It may be a while before you’ll be driving again. A few simple steps will ensure your car remains in good shape while idled.

Rather than miles per gallon, you’re likely measuring miles per week if you’re one of the millions of Americans sheltering in place during the coronavirus pandemic.

It’s anyone’s guess how long the current crisis will last, even if your local lockdown is set to expire in the coming weeks. Leaving a car to sit idle for a long period of time can create a variety of problems, however, from dead batteries to stale gas and flat-spotted tires.

If you’ve parked your own car for the duration you should consider various steps to ensure it will be ready to fire up and then run safely when you finally do put it back on the road.

Keep Your Battery Charged Up

One of the most likely problems motorists will face if they’re let their cars sit for more than a week or two is a dead battery. That’s particularly true with newer products equipped with all the latest electronic gear, including onboard infotainment and security systems and the capacity for smartphone-style over-the-air updates. The engine may be turned off but, in many cases, all those digital systems could continue drawing power from your vehicle’s conventional 12-volt battery, experts note.

(Coronavirus pandemic likely to have long-term impact on auto industry.)

If your car won’t run for at least a few weeks you might want to disconnect your battery.

If you already have a trickle charger you can connect to the battery, check the instructions and use it, as recommended. If you don’t have a booster/charger you might still be able to order one online. The latest ones, using their own lithium-ion batteries, are compact and reasonably affordable.

You could also start the car and run it – though you’d need to do so for three to four hours if it’s deeply drained. And don’t even bother if you can’t keep it running for at least 15 minutes, as you will use more energy than you gain in firing the engine up.

The simplest way to solve the problem is to just disconnect the battery. You can disconnect both cables or, if you prefer, just the ground cable attached to its negative terminal. Even then, you will continue losing charge, but at a much slower rate. Note that with some cars, disconnecting the battery might require you to re-enter a code or password later for the onboard information system which may automatically disable itself as part of a manufacturer’s theft-protection strategy.

Don’t Ignore Your Tires

Your car’s tires are either to forget about, but they can be particularly vulnerable to problems if a vehicle sits in one place for an extended period of time.

Keep your tires properly inflated. You can develop flats — or flat spots — if they sit for a long time.

Even while your car is idled it’s a good idea to check their pressure – especially when the weather is still cool, as that’s when tires are more likely to lose pressure. Underinflated tires are vulnerable to developing permanent flat spots where they’re contacting the ground. That will affect how they drive later on. If they’re low you might be able to pump them back up at home. If you do go to a service station take plenty of care, disinfecting anything you will touch with wipes or liquid. Then wash your hands.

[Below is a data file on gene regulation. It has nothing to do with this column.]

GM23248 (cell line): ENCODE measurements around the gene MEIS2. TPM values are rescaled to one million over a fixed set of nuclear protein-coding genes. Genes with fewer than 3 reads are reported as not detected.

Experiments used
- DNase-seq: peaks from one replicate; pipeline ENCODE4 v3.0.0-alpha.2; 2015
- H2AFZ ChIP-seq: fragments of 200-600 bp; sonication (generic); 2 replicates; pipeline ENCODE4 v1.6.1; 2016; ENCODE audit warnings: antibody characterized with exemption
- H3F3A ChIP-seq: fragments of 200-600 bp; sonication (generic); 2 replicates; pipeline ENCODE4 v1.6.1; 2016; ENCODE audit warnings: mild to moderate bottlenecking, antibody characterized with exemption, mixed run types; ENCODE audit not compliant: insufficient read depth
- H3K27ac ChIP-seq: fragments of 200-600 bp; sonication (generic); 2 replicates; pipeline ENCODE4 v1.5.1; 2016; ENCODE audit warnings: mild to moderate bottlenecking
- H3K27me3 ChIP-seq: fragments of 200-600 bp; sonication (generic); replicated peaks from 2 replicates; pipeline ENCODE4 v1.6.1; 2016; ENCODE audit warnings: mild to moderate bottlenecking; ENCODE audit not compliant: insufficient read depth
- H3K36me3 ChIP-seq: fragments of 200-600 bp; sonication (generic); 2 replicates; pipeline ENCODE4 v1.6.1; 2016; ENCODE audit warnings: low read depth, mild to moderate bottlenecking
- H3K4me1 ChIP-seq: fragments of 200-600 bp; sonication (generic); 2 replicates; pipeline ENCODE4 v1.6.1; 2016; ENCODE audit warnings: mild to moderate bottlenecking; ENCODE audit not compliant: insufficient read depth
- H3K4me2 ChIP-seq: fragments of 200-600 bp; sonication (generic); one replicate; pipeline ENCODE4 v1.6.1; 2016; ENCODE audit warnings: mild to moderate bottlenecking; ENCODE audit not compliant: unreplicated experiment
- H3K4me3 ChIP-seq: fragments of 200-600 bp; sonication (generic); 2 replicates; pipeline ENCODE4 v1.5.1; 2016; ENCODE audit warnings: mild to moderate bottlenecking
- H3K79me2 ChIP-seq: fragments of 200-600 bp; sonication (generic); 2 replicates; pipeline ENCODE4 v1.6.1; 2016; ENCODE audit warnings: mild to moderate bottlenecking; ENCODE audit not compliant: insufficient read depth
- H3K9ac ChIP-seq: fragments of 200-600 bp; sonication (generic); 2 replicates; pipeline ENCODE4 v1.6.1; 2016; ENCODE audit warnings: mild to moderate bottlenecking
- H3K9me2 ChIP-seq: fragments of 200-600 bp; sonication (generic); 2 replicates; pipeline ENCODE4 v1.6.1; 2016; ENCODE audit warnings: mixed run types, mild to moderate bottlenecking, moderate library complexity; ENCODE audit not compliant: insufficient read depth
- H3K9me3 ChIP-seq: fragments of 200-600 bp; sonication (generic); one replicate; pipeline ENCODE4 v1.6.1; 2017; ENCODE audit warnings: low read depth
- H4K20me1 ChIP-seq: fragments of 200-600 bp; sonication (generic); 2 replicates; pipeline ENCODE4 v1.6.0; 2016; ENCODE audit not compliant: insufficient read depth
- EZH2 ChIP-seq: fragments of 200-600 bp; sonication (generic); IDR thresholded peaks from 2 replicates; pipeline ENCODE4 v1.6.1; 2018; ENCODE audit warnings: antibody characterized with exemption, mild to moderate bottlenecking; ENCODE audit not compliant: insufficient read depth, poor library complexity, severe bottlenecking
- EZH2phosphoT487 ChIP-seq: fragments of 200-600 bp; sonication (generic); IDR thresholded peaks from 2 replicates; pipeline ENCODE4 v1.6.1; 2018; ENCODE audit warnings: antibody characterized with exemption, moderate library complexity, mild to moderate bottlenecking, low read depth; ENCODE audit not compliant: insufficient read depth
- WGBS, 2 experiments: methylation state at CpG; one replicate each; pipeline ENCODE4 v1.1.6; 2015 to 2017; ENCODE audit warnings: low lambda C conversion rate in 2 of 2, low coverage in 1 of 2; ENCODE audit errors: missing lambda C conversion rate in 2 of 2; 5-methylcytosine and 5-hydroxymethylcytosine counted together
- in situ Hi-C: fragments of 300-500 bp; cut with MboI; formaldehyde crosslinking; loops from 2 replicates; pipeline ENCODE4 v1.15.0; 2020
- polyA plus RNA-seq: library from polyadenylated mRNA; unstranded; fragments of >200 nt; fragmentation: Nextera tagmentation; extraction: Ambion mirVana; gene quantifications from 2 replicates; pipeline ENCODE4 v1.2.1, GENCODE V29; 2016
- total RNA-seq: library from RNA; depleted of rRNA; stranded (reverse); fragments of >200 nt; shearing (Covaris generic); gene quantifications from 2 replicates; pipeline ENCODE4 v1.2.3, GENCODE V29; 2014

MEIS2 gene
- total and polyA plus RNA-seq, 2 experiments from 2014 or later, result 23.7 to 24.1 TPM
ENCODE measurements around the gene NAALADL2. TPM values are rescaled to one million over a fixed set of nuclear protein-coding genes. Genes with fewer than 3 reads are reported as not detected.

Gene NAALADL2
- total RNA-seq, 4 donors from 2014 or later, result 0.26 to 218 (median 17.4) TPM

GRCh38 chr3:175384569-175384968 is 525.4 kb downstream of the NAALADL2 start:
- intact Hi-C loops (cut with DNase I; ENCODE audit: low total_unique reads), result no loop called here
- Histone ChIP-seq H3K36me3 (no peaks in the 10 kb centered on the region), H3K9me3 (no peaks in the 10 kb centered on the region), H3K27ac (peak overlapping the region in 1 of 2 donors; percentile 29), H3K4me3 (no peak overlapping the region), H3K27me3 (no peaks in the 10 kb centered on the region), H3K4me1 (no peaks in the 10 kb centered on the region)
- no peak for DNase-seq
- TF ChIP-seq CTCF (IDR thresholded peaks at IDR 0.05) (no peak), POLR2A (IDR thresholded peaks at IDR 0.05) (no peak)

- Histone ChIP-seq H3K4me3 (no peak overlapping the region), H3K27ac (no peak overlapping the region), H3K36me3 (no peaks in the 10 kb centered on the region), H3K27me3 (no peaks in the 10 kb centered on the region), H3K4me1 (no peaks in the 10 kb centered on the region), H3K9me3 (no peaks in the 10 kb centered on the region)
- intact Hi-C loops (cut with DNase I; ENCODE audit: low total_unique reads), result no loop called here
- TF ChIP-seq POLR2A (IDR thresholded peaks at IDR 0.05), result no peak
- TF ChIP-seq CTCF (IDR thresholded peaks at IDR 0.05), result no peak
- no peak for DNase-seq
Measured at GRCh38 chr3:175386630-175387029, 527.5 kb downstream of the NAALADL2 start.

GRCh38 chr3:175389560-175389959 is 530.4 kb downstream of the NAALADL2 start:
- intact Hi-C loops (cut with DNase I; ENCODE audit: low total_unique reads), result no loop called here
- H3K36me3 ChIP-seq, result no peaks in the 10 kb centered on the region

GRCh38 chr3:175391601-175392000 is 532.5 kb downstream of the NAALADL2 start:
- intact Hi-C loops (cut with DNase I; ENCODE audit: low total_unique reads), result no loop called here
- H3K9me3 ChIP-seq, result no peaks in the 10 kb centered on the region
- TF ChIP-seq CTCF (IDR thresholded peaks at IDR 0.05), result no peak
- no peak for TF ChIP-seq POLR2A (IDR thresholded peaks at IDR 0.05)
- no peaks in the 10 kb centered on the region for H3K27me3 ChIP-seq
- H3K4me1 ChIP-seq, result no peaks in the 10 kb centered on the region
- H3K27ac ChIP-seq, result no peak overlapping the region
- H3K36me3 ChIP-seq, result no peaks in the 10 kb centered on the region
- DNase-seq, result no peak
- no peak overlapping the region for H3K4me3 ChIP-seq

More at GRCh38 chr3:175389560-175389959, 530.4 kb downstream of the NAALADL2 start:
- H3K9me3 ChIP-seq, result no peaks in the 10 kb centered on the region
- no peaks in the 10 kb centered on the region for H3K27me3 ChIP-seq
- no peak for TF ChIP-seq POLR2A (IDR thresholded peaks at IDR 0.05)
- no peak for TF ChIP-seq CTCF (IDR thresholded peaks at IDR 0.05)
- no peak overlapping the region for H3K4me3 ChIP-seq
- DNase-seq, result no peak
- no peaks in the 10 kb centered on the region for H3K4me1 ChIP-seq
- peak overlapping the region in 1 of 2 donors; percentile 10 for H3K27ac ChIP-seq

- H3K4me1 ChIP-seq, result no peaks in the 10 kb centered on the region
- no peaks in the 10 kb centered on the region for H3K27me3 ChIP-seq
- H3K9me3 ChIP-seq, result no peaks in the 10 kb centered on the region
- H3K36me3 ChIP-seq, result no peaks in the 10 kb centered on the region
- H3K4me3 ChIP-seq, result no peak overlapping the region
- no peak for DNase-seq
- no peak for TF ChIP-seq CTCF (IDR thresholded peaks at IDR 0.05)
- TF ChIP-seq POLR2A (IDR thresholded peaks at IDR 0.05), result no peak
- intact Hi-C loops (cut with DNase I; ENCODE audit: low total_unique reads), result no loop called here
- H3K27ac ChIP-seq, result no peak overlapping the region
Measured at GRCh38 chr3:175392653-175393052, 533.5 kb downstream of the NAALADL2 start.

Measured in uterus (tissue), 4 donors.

At the very least, check your tire pressure as soon you do start driving again.

(Plummeting auto sales causing inventories, layoffs to rise.)

Stabilize Your Fuel

Gas can go stale if you let it sit in your tank for an extended period of time. “The key thing to remember is that gasoline is a living chemical,” said Greg Brannon, director of automotive engineering for AAA.

What’s in your tank is actually a complex mixture of petroleum distillates and additives, some of which can evaporate, even in a couple of months. Cold weather can further complicate the problem which is why owners of boats and recreational vehicles idled over the winter months routinely use stabilizing additives to keep their gas fresh.

If you still can, make sure your gas tank is as full as possible before parking it for extended periods. That leaves less air space in the tank for those volatile additives to evaporate into. It also reduces the likelihood that moisture can condense and mix into the fuel.

Gas will go bad over time. It’s best to have a full tank when your car is idled. You might also want to add a fuel stabilizer, like those used in boats and RVs parked over the winter.

Making sure your gas stays fresh is critical because it otherwise can lead to engine hesitation and rough idling, and might even make it difficult to start the car back up.

(Automakers reach out to consumers: extend leases, relax loan schedules, stretch warranties.)

Other Things to Consider

Some motorists have been unpleasantly surprised to discover squirrels and rodents under the hood after leaving a vehicle idled for a long time. Several manufacturers have adopted wiring with organic-based insulation that appears to encourage rodents to chew on it, potentially causing short circuits and other issues.

You might also find your brakes acting a bit grabby after sitting for an extended period, and parking brakes might clunk when first released. Over time, brakes may develop a slight patina of rust on their outer surfaces. Don’t overtax them initially. Let gentle usage wear that thin coat of rust away.

Oil and other fluids can begin to break down over time, though that is likely to only be a problem if you were well overdue on, say, an oil change, or if the car is idled for six months or more.

Be aware that cold weather can exacerbate the problems a car experiences when idled for long periods. Extreme heat creates other challenges. But it appears reasonably certain most of us will be back on the road before we reach the peak temperatures of summer.

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